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Niek Kemps (1952)

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Niek Kemps has been a part of the international art scene since the eighties. The artist wants to stimulate the spectator with his conceptual work, to process images in a different way; a statement about the attention span of modern day society and the accompanying image culture. Kemps’ work is like a laboratory, wherein he does both substantial as visual research to the social and cultural context, and how this relates to image, space, contemporary art and the concept of ‘museum’.

Sculpture becomes space, space becomes museum. A museological space can take diverse appearances: whether it’s static, collapsed, moving, hidden or even virtual. In his work, the artist questions, among other things, the more traditional configuration of the museum. From the need for a funded complexity, he analyses the different connotations, and this from a philosophical and visual stand point. In doing so, Kemps researches the impact of a full virtualization of the museological existence, wherein a virtual (read: fictional) museum merely displays digital work.

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Also in this imaginary constellation, the focus remains on the perception of context and space. An intertwining between fiction and reality is created. Virtual work is easily translated into a physical construction, a spaciousness, a sculpture, and vice versa. Kemps’ images never stand alone; they consistently show a sensitivity in relation to their surroundings, they interact so to speak with the space wherein they are located.

‘The narrow line between sight and seeing’, a work from 1986, is a speaking example of this. Until now, this illustrates the essence of his oeuvre. Originally it seems to be a sculpture. Yet the work is experienced as a space; a between area that questions all sorts of traditions and clichés. By continuously operating on this interface, the artist challenges the spectator to get out of their comfort zone, to explore the work, and to spend time with / in it. The artwork reveals itself only to the patient, attentive spectator. Every composition is formulated very precisely, like a poem. This form of complexity ensures that the work can never be apprehended at first glance. To fathom the different layers of meaning(s) takes time and effort. By defying fixed landmarks, meanings, perspective, and scale, every form of rational analysis is extracted or simply removed and it results in an astonishing artwork that invites to be lived and incites the spectator to reflect one self.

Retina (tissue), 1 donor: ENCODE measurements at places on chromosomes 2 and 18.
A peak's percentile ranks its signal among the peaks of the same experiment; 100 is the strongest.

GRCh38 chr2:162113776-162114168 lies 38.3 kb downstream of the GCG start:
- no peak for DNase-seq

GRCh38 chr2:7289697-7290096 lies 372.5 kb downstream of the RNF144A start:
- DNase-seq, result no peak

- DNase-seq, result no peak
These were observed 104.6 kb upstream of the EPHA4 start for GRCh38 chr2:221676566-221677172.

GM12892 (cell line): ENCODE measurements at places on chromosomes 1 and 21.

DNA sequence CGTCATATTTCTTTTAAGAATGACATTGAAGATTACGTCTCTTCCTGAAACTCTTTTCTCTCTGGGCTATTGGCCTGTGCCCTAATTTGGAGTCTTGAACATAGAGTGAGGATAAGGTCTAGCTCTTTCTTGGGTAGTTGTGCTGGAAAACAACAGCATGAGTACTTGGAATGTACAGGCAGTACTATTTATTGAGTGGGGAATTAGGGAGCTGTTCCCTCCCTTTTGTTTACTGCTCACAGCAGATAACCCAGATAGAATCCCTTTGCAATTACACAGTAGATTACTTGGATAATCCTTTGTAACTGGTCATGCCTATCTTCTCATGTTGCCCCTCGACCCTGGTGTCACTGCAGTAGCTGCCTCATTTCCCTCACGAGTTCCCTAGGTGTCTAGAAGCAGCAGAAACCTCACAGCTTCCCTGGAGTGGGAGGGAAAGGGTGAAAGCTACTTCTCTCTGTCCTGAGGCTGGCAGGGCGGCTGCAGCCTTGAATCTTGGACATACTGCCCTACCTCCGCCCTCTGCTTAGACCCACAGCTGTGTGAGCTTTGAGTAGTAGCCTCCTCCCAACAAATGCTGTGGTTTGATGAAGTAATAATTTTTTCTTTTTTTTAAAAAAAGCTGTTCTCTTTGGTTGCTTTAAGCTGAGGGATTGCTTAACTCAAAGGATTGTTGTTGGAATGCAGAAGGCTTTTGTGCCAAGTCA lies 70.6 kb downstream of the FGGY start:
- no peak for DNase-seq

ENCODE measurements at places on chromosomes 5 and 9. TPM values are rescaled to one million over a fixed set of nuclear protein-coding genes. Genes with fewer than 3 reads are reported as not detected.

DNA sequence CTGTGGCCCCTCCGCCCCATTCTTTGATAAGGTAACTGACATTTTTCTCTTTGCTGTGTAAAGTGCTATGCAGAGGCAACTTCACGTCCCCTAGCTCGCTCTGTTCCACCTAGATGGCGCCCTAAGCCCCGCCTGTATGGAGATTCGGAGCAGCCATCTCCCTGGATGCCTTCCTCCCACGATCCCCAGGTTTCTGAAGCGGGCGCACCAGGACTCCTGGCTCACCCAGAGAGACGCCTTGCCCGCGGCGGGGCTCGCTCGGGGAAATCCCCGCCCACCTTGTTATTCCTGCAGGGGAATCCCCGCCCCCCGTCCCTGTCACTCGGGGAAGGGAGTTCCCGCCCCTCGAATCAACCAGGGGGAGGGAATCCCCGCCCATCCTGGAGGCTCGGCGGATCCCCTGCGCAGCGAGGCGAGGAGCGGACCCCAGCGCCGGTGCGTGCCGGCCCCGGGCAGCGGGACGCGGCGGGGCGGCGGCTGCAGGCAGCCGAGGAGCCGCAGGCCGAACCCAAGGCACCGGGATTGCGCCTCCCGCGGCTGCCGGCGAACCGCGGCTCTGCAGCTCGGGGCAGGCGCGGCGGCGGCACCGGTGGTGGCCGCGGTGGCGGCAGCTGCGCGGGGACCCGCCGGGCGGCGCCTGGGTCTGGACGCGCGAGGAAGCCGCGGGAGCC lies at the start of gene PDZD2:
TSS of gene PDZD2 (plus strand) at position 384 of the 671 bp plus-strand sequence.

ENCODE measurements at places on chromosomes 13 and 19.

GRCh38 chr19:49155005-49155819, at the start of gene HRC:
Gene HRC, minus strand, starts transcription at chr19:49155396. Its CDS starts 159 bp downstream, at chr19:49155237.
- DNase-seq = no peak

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Esther Tielemans (1976)

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Her first major exhibition was at the Stedelijk Museum, but her best publication by far is the one which was made for her exhibition at the Museum Bommel van Dam in 2011.

(available at www.ftn-books.com) Great publication, designed by Adriaan Mellegers and printed by one of the very best printers in the business, Lecturis. Tielemans works differ in size. From intimate small sculptures to a room filled with installed sculptures altering and reconstructing the room in a fascinating way.

Her work is now part of the exhibition Momentum at the Voorlinden Museum.
Our world is poised on the brink of a tipping point as well. We must make choices regarding climate and migration, issues that are impacting our lives more and more intensely.

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Momentum brings together more than thirty works that embody this tension. This selection from our collection unites new and established names working in a wide range of media. Together they offer insights into the personal and collective challenges of our time. With works from artists including Anish Kapoor, Rineke Dijkstra, Jacco Olivier, Esther Tielemans, Ryan Gander, Gabriel Rico and Mona Hatoum.

new scenes

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A “fun” article on Jeff Koons

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I understand completely that artist draw inspiration from other artists their works, but in the case of this “Fait d’hiver ” it is far too much a copy than an original work by Koons. I know of the spectacular Banality series sculpture from the Stedelijk Museum and i think it was a rightful choice to acquire this for a large sum., but i did not know the sculpture from the Centre Pompidou and its history. Here is the storuy which i found on “art-critique”

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A Paris court of appeals has upheld a 2018 ruling regarding a 2015 copyright infringement lawsuit brought on by photographer Franck Davidovici. With the Tuesday decision, the Centre Pompidou and artist Jeff Koons have been found guilty of copyright infringement and now jointly owe Davidovici €190,000 (£163,900).

The lawsuit hinges on a 1988 sculpture by Koons called Fait d’hiver depicts the bust of a woman lying on the ground as a pig, wearing a flowered collar with a barrel, and two penguins look on. The amusing sculpture was part of “Banality,” a series by Koons that debuted in 1988. The series raised eyebrows at the time but many of its works would go on to be featured in a 2014 retrospective of Koons’ works that kicked off at the Whitney in New York before traveling to the Centre Pompidou and then the Guggenheim Bilbao.

Meant to be commentary on the imagery of mass media, Fait d’hiver became the centre of the dispute after Davidovici saw Koons’ sculpture in a catalogue for the Centre Pompidou’s exhibition of the 2014 retrospective. The issue was that Davidovici found the sculpture to be incredibly similar to a photograph taken and published by the photographer in 1985.